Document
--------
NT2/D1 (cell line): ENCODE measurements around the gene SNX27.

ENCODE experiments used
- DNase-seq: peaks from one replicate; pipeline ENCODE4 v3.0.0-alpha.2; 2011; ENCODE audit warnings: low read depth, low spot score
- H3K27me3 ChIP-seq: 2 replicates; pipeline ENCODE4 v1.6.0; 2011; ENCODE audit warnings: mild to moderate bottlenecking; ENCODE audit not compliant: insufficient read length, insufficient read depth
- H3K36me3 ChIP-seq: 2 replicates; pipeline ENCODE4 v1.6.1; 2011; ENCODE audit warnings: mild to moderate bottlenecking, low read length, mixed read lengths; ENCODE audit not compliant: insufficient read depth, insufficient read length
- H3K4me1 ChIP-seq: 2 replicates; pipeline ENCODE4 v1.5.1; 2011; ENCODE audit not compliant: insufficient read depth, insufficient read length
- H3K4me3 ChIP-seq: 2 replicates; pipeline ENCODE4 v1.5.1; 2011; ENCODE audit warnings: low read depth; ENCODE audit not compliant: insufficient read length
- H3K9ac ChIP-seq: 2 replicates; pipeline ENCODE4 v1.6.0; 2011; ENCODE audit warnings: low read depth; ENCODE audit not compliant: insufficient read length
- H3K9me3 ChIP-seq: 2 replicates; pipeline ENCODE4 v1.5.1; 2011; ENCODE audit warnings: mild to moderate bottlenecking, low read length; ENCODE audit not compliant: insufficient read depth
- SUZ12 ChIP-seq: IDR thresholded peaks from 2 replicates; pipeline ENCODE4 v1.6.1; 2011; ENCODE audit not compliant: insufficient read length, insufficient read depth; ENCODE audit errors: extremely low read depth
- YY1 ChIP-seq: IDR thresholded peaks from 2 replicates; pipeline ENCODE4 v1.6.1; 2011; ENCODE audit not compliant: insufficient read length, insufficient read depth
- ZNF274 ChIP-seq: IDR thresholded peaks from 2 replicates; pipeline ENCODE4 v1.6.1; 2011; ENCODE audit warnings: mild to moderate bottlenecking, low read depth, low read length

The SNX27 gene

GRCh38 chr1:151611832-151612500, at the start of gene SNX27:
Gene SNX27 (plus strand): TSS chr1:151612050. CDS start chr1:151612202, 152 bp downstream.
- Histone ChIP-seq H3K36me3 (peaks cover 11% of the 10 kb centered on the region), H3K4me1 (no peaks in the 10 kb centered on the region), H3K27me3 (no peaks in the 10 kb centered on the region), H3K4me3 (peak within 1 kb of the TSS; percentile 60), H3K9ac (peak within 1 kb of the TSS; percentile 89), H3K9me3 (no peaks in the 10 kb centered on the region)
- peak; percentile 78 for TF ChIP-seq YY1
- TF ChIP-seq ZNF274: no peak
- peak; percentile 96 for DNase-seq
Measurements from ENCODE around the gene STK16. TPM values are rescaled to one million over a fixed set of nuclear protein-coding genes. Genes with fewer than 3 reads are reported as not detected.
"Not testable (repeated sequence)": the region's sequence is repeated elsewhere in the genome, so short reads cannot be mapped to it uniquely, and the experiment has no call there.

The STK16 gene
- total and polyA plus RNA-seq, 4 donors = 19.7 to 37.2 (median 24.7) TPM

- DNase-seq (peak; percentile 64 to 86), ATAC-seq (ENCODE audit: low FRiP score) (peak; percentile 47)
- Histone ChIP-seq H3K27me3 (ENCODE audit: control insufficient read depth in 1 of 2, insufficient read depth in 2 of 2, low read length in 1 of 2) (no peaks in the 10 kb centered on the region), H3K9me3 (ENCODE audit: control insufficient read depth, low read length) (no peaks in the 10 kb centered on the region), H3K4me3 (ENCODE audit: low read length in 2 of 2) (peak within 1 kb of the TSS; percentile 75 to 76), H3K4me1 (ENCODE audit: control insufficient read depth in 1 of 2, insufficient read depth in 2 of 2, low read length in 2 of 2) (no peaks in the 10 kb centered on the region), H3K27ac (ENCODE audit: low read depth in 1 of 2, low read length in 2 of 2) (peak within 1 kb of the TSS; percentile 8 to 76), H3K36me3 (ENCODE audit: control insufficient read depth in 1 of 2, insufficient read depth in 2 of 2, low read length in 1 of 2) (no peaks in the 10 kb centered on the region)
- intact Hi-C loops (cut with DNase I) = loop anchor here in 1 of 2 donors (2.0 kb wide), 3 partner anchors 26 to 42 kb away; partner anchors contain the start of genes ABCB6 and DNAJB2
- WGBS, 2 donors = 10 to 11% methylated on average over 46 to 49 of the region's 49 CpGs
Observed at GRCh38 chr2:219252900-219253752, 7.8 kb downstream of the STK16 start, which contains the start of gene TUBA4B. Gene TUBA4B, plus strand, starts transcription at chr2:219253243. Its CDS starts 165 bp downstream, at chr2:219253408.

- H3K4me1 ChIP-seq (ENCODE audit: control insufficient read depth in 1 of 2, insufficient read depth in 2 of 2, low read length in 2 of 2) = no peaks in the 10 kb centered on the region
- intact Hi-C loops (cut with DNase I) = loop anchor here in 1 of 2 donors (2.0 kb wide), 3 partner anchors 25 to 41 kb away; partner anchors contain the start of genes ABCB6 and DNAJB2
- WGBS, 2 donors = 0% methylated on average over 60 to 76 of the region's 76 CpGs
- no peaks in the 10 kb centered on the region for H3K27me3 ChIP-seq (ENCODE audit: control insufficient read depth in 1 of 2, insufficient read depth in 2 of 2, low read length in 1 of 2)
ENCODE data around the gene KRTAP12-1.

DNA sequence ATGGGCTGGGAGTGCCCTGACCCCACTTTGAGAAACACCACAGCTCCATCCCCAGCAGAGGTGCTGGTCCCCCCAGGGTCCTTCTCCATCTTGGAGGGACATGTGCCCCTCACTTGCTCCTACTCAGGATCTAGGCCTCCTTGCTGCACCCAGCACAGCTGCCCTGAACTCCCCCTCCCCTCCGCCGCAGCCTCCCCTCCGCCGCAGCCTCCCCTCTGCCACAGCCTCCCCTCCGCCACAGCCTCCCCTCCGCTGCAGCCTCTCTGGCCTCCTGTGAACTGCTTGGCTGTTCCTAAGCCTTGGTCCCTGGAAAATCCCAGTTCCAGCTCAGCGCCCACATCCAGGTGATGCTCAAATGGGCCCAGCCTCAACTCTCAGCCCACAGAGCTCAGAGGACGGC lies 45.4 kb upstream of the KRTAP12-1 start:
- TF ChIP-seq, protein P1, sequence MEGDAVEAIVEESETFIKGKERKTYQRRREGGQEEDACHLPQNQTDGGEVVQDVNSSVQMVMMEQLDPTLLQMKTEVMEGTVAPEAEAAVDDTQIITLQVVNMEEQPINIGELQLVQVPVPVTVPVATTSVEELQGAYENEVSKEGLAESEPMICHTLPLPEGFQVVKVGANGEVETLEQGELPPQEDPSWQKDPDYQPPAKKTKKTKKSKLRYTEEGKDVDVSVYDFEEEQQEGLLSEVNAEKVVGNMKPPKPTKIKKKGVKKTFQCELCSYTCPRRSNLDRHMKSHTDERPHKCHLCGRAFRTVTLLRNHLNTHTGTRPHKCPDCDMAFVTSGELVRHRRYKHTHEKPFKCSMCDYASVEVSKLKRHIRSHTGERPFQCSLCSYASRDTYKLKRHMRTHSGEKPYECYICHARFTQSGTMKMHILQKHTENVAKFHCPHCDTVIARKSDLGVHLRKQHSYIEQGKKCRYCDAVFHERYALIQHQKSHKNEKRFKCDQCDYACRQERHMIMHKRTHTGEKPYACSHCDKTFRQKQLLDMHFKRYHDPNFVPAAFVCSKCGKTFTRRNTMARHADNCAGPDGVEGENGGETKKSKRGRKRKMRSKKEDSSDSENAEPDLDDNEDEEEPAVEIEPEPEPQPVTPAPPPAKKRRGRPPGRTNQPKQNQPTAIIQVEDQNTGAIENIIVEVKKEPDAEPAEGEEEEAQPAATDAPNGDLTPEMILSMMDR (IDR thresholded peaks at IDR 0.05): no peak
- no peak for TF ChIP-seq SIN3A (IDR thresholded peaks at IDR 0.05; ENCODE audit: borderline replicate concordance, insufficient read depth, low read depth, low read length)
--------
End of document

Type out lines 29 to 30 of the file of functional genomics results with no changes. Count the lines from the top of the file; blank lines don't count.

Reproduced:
- H3K4me1 ChIP-seq (ENCODE audit: control insufficient read depth in 1 of 2, insufficient read depth in 2 of 2, low read length in 2 of 2) = no peaks in the 10 kb centered on the region
- intact Hi-C loops (cut with DNase I) = loop anchor here in 1 of 2 donors (2.0 kb wide), 3 partner anchors 25 to 41 kb away; partner anchors contain the start of genes ABCB6 and DNAJB2